Thanks to Scott Connolly for the link to this Woods Hole Research Center page on climate change evidence.
Increasing Temperatures & Greenhouse Gases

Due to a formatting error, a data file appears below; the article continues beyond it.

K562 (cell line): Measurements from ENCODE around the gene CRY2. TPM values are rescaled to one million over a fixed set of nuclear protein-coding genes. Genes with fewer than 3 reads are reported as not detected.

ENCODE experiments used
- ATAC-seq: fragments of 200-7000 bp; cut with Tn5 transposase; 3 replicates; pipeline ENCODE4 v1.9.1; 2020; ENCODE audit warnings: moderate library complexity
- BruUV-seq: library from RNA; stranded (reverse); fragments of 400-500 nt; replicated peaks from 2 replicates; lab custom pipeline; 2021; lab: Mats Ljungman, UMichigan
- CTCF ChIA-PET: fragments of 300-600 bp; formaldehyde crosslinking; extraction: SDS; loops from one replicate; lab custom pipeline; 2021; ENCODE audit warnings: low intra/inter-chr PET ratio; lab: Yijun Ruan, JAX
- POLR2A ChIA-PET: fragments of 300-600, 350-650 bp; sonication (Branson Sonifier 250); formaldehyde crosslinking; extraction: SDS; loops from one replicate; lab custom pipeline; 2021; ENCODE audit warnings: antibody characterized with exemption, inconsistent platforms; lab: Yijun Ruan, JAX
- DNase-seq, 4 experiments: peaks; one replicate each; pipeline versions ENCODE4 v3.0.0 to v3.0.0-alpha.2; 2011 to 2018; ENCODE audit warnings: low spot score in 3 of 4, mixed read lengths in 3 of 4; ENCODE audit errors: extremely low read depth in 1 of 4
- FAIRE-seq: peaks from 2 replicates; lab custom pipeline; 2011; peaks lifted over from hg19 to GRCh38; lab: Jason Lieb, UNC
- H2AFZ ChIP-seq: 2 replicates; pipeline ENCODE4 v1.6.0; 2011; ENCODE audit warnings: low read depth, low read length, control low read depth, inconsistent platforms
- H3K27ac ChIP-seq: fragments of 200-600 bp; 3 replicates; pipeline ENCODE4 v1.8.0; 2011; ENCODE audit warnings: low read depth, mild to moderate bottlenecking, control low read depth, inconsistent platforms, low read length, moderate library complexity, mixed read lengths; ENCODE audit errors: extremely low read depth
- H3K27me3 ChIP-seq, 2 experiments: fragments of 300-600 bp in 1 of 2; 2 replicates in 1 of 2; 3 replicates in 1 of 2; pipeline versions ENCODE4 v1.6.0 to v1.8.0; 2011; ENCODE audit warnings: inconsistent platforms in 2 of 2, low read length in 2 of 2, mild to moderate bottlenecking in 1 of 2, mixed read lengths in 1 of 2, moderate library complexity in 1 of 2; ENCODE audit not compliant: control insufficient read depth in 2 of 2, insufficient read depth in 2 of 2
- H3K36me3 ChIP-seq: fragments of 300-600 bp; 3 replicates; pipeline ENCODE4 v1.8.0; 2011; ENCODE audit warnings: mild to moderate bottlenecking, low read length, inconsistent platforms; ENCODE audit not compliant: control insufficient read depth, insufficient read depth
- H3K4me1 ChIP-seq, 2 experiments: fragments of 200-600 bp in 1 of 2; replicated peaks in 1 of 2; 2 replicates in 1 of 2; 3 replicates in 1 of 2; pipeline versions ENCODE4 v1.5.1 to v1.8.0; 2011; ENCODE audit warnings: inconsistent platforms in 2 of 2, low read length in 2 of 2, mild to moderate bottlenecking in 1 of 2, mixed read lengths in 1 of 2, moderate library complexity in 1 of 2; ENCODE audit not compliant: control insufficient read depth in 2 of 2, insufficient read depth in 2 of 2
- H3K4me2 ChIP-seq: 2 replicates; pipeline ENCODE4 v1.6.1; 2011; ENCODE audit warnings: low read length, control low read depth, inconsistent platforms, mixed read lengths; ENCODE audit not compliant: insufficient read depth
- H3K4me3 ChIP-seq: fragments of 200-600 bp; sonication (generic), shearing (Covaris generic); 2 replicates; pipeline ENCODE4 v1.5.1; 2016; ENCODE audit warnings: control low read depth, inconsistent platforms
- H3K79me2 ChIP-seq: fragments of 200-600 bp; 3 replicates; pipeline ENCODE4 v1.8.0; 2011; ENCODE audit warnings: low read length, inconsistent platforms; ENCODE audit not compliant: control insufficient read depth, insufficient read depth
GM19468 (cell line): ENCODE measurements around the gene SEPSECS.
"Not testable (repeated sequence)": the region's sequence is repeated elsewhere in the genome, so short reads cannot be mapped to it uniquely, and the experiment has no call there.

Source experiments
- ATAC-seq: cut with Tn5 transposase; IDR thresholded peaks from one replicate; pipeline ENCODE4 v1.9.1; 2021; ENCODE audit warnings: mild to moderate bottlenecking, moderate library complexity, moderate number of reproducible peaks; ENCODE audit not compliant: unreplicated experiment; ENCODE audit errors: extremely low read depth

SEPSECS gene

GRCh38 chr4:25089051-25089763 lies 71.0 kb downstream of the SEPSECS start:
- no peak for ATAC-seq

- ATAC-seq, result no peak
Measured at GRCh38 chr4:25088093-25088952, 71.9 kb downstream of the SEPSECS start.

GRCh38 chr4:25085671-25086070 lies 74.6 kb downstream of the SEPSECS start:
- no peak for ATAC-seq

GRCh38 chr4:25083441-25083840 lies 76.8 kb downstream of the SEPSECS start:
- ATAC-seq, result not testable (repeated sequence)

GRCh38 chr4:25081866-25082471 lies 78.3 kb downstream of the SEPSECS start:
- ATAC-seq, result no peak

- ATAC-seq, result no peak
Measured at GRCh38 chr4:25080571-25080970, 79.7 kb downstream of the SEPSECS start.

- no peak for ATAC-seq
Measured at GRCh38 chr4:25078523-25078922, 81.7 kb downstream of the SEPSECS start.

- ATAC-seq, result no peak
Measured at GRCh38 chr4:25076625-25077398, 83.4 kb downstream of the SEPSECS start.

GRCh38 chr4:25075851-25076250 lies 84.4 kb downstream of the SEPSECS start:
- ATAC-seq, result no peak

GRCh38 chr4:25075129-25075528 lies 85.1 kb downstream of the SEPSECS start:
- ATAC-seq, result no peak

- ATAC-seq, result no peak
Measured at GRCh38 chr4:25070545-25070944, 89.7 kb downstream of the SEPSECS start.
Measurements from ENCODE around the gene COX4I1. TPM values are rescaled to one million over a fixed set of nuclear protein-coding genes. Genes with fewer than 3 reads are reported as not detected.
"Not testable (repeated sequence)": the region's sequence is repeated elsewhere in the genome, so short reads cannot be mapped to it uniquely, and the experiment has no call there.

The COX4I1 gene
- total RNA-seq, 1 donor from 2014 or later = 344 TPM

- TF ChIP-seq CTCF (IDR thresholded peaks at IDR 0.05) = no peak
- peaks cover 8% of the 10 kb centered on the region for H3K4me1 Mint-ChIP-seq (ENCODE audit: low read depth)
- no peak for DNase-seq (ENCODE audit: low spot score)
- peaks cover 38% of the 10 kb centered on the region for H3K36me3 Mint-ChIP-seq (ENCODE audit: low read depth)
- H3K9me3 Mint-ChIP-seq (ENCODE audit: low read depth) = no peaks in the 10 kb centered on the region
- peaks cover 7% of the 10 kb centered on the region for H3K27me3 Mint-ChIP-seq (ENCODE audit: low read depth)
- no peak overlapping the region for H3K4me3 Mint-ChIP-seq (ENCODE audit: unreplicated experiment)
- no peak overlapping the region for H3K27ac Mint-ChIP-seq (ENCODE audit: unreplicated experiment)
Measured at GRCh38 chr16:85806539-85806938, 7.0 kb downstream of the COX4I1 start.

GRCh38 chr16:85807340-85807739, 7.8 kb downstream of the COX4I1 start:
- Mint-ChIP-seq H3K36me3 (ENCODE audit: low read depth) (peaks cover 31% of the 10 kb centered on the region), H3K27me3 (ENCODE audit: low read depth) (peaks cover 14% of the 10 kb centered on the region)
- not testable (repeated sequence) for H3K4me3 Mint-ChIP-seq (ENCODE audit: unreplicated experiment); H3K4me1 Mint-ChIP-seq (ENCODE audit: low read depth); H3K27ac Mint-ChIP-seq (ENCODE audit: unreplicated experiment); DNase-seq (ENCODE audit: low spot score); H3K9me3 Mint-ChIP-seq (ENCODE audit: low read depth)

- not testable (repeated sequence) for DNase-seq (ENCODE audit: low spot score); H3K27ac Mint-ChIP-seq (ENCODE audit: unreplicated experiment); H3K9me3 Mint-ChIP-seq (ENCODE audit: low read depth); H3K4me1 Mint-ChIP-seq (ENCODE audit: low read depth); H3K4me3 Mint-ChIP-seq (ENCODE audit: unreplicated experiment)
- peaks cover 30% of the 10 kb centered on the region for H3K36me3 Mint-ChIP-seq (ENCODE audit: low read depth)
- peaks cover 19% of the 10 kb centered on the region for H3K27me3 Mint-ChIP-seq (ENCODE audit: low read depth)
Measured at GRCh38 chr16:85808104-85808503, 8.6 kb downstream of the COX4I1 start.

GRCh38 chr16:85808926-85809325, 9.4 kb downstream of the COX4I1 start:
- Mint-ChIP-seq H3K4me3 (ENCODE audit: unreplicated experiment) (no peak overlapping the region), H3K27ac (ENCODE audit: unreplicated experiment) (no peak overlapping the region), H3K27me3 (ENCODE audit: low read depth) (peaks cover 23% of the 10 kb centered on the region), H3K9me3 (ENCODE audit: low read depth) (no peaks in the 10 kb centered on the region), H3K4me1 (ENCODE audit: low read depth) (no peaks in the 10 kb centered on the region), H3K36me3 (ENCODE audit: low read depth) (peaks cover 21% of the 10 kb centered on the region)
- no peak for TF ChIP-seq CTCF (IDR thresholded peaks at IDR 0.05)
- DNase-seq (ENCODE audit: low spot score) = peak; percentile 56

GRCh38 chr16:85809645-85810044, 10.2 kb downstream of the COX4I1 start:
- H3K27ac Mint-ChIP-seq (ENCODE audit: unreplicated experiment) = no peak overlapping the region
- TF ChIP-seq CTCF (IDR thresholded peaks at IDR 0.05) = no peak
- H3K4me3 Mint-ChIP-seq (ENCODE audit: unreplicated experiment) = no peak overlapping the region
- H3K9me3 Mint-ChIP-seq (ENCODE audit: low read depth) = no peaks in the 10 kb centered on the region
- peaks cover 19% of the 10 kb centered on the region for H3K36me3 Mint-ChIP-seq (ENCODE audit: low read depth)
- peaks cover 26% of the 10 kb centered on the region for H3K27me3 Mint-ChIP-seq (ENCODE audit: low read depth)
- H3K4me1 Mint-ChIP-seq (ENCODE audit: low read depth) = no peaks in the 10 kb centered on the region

Through the study of ancient ice cores from Antarctica it is possible to compare atmospheric concentrations of the dominant greenhouse gas, carbon dioxide (CO2) in the atmosphere with temperature variations over the past 400 thousand years of the earth’s history (Fig 1). A visual comparison of the two trends indicates a very tight connection between their performance, with fluctuations in one plot almost exactly mirrored in the other for more than 400 thousand years. But suddenly in the 1800s, as the Industrial Revolution takes off, atmospheric CO2 concentrations begin an unprecedented upward climb, rising rapidly from 280 ppmv (parts per million by volume) in the early 1800s to a current level of 376 ppmv, 77 ppmv above the highest concentrations previously attained in the course of the preceding 400 thousand years.
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